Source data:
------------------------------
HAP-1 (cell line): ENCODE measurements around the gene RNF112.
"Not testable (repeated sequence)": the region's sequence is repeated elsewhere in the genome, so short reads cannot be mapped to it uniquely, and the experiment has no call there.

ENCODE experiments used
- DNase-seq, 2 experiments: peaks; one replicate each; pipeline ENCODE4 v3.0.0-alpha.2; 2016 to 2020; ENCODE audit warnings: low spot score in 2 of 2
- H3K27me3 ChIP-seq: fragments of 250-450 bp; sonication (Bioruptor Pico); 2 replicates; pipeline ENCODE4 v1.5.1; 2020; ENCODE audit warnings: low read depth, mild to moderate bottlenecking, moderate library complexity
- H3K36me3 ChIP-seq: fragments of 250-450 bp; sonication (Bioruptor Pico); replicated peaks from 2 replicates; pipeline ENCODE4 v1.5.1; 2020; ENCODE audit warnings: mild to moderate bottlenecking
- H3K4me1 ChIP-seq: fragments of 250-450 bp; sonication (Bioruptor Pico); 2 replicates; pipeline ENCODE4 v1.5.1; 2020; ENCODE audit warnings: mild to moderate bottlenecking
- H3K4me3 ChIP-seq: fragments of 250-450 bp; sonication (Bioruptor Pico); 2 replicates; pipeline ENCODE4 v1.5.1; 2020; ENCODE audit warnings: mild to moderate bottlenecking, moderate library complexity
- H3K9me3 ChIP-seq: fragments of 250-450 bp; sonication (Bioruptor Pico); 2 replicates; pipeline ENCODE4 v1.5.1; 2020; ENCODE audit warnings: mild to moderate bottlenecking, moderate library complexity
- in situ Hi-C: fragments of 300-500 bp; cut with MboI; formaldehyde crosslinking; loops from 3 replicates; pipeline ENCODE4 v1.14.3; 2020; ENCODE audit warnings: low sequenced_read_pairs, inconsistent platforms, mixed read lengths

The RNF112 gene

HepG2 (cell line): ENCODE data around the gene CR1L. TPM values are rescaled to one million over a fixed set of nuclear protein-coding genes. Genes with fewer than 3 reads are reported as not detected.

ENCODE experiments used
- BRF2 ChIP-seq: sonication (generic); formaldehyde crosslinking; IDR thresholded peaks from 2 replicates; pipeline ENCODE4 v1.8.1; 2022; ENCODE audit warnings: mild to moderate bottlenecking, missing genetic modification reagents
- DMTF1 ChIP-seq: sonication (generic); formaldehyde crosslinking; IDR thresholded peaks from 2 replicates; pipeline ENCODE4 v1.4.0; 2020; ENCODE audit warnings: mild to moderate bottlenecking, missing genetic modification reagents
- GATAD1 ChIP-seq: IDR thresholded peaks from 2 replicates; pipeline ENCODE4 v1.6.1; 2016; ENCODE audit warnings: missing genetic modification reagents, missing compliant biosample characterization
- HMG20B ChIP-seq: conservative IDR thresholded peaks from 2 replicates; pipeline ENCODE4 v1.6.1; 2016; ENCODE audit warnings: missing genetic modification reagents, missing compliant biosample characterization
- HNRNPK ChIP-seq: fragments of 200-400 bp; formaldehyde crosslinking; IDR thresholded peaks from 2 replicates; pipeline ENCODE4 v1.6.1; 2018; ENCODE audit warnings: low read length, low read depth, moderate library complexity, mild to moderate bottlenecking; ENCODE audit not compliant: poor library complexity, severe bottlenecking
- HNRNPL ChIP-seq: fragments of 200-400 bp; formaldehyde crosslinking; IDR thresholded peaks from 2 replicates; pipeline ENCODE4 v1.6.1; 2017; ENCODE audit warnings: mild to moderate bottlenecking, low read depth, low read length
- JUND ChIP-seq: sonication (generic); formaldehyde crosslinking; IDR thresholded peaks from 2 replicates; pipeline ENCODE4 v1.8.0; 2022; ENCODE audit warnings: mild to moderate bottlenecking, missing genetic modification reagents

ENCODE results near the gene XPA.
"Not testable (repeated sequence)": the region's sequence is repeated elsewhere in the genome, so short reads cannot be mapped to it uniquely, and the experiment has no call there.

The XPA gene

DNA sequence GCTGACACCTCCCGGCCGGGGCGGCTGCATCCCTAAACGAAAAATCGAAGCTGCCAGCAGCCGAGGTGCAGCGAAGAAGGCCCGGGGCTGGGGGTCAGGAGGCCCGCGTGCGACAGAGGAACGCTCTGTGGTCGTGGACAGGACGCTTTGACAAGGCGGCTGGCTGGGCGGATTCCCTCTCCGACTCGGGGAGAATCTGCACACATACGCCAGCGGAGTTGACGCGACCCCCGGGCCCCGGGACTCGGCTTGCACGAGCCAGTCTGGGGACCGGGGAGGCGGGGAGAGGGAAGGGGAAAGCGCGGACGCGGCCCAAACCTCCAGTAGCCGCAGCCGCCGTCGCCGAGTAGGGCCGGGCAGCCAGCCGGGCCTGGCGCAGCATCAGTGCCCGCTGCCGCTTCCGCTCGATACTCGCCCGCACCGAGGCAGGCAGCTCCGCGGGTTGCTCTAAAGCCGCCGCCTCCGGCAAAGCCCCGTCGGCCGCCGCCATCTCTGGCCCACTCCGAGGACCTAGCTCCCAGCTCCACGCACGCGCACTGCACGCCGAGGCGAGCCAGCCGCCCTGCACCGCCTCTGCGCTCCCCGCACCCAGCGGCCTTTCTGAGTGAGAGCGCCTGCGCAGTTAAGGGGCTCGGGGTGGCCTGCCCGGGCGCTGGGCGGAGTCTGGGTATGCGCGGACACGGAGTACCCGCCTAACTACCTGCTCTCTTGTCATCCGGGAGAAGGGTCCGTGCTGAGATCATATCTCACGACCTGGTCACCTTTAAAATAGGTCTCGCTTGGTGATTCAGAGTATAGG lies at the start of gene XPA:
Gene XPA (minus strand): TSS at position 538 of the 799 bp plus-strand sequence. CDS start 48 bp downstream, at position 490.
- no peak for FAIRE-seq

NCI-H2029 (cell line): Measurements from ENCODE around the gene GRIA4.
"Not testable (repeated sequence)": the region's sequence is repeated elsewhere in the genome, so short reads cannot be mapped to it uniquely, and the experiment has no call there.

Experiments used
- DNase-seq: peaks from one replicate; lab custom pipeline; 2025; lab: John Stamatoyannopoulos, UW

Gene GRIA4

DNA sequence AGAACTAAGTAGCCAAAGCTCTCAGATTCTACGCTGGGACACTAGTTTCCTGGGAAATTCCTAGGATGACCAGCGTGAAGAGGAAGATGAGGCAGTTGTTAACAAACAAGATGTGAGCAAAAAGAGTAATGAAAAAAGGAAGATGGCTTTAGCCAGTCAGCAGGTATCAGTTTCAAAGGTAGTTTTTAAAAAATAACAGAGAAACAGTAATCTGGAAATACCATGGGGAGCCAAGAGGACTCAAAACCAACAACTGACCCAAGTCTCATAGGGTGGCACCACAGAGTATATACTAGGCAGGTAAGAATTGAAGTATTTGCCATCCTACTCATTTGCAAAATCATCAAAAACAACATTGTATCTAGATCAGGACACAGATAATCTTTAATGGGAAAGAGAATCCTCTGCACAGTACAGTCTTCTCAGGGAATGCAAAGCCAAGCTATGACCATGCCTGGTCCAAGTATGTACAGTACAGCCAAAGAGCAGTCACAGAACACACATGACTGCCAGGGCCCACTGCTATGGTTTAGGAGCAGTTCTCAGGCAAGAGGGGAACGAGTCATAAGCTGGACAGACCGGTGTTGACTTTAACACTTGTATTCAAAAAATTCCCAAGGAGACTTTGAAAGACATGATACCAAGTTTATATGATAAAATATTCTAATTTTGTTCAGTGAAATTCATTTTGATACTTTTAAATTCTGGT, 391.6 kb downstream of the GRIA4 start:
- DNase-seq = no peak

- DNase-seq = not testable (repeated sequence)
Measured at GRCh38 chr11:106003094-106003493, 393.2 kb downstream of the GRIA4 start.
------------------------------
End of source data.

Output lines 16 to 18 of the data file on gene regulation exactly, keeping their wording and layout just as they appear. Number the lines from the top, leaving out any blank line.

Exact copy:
- GATAD1 ChIP-seq: IDR thresholded peaks from 2 replicates; pipeline ENCODE4 v1.6.1; 2016; ENCODE audit warnings: missing genetic modification reagents, missing compliant biosample characterization
- HMG20B ChIP-seq: conservative IDR thresholded peaks from 2 replicates; pipeline ENCODE4 v1.6.1; 2016; ENCODE audit warnings: missing genetic modification reagents, missing compliant biosample characterization
- HNRNPK ChIP-seq: fragments of 200-400 bp; formaldehyde crosslinking; IDR thresholded peaks from 2 replicates; pipeline ENCODE4 v1.6.1; 2018; ENCODE audit warnings: low read length, low read depth, moderate library complexity, mild to moderate bottlenecking; ENCODE audit not compliant: poor library complexity, severe bottlenecking